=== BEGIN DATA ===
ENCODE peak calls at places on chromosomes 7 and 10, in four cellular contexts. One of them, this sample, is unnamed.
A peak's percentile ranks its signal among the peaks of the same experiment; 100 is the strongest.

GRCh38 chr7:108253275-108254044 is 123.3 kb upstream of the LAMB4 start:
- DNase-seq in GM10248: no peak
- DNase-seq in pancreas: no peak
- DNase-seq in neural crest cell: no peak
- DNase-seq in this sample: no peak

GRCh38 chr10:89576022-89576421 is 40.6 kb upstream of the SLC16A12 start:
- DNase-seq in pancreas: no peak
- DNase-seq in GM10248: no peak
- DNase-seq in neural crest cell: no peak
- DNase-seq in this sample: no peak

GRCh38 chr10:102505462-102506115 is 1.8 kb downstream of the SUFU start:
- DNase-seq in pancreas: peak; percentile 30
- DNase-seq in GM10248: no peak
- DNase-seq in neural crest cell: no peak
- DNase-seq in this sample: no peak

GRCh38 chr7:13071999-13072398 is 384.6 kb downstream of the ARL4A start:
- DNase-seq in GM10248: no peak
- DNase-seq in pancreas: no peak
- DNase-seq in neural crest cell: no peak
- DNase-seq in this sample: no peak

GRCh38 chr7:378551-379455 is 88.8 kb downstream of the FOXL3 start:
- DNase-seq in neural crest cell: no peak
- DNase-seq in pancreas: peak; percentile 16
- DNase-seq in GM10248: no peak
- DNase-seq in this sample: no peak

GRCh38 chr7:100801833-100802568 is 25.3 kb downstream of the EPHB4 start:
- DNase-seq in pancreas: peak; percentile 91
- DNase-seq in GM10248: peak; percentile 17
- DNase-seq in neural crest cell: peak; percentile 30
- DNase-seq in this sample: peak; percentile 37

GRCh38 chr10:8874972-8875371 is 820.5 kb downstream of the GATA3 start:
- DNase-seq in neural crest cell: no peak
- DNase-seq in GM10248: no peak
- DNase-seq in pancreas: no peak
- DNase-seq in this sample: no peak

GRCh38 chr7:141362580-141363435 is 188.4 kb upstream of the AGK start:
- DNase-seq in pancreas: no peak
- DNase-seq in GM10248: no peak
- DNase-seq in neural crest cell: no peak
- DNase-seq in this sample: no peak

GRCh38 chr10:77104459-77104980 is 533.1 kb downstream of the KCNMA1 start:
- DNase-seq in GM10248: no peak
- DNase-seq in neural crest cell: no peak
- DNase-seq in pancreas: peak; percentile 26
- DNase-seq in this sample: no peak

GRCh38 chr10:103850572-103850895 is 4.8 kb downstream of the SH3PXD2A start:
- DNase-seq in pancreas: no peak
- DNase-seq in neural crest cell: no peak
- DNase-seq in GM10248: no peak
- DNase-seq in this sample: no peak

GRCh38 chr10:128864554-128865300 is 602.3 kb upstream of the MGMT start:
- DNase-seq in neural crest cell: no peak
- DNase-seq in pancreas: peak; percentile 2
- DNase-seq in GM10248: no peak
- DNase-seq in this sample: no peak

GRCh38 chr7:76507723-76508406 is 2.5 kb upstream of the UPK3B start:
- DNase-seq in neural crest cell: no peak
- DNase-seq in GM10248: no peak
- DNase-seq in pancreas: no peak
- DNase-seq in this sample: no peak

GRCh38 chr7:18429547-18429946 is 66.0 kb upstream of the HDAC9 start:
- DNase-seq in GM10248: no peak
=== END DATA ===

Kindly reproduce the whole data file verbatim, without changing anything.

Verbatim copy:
ENCODE peak calls at places on chromosomes 7 and 10, in four cellular contexts. One of them, this sample, is unnamed.
A peak's percentile ranks its signal among the peaks of the same experiment; 100 is the strongest.

GRCh38 chr7:108253275-108254044 is 123.3 kb upstream of the LAMB4 start:
- DNase-seq in GM10248: no peak
- DNase-seq in pancreas: no peak
- DNase-seq in neural crest cell: no peak
- DNase-seq in this sample: no peak

GRCh38 chr10:89576022-89576421 is 40.6 kb upstream of the SLC16A12 start:
- DNase-seq in pancreas: no peak
- DNase-seq in GM10248: no peak
- DNase-seq in neural crest cell: no peak
- DNase-seq in this sample: no peak

GRCh38 chr10:102505462-102506115 is 1.8 kb downstream of the SUFU start:
- DNase-seq in pancreas: peak; percentile 30
- DNase-seq in GM10248: no peak
- DNase-seq in neural crest cell: no peak
- DNase-seq in this sample: no peak

GRCh38 chr7:13071999-13072398 is 384.6 kb downstream of the ARL4A start:
- DNase-seq in GM10248: no peak
- DNase-seq in pancreas: no peak
- DNase-seq in neural crest cell: no peak
- DNase-seq in this sample: no peak

GRCh38 chr7:378551-379455 is 88.8 kb downstream of the FOXL3 start:
- DNase-seq in neural crest cell: no peak
- DNase-seq in pancreas: peak; percentile 16
- DNase-seq in GM10248: no peak
- DNase-seq in this sample: no peak

GRCh38 chr7:100801833-100802568 is 25.3 kb downstream of the EPHB4 start:
- DNase-seq in pancreas: peak; percentile 91
- DNase-seq in GM10248: peak; percentile 17
- DNase-seq in neural crest cell: peak; percentile 30
- DNase-seq in this sample: peak; percentile 37

GRCh38 chr10:8874972-8875371 is 820.5 kb downstream of the GATA3 start:
- DNase-seq in neural crest cell: no peak
- DNase-seq in GM10248: no peak
- DNase-seq in pancreas: no peak
- DNase-seq in this sample: no peak

GRCh38 chr7:141362580-141363435 is 188.4 kb upstream of the AGK start:
- DNase-seq in pancreas: no peak
- DNase-seq in GM10248: no peak
- DNase-seq in neural crest cell: no peak
- DNase-seq in this sample: no peak

GRCh38 chr10:77104459-77104980 is 533.1 kb downstream of the KCNMA1 start:
- DNase-seq in GM10248: no peak
- DNase-seq in neural crest cell: no peak
- DNase-seq in pancreas: peak; percentile 26
- DNase-seq in this sample: no peak

GRCh38 chr10:103850572-103850895 is 4.8 kb downstream of the SH3PXD2A start:
- DNase-seq in pancreas: no peak
- DNase-seq in neural crest cell: no peak
- DNase-seq in GM10248: no peak
- DNase-seq in this sample: no peak

GRCh38 chr10:128864554-128865300 is 602.3 kb upstream of the MGMT start:
- DNase-seq in neural crest cell: no peak
- DNase-seq in pancreas: peak; percentile 2
- DNase-seq in GM10248: no peak
- DNase-seq in this sample: no peak

GRCh38 chr7:76507723-76508406 is 2.5 kb upstream of the UPK3B start:
- DNase-seq in neural crest cell: no peak
- DNase-seq in GM10248: no peak
- DNase-seq in pancreas: no peak
- DNase-seq in this sample: no peak

GRCh38 chr7:18429547-18429946 is 66.0 kb upstream of the HDAC9 start:
- DNase-seq in GM10248: no peak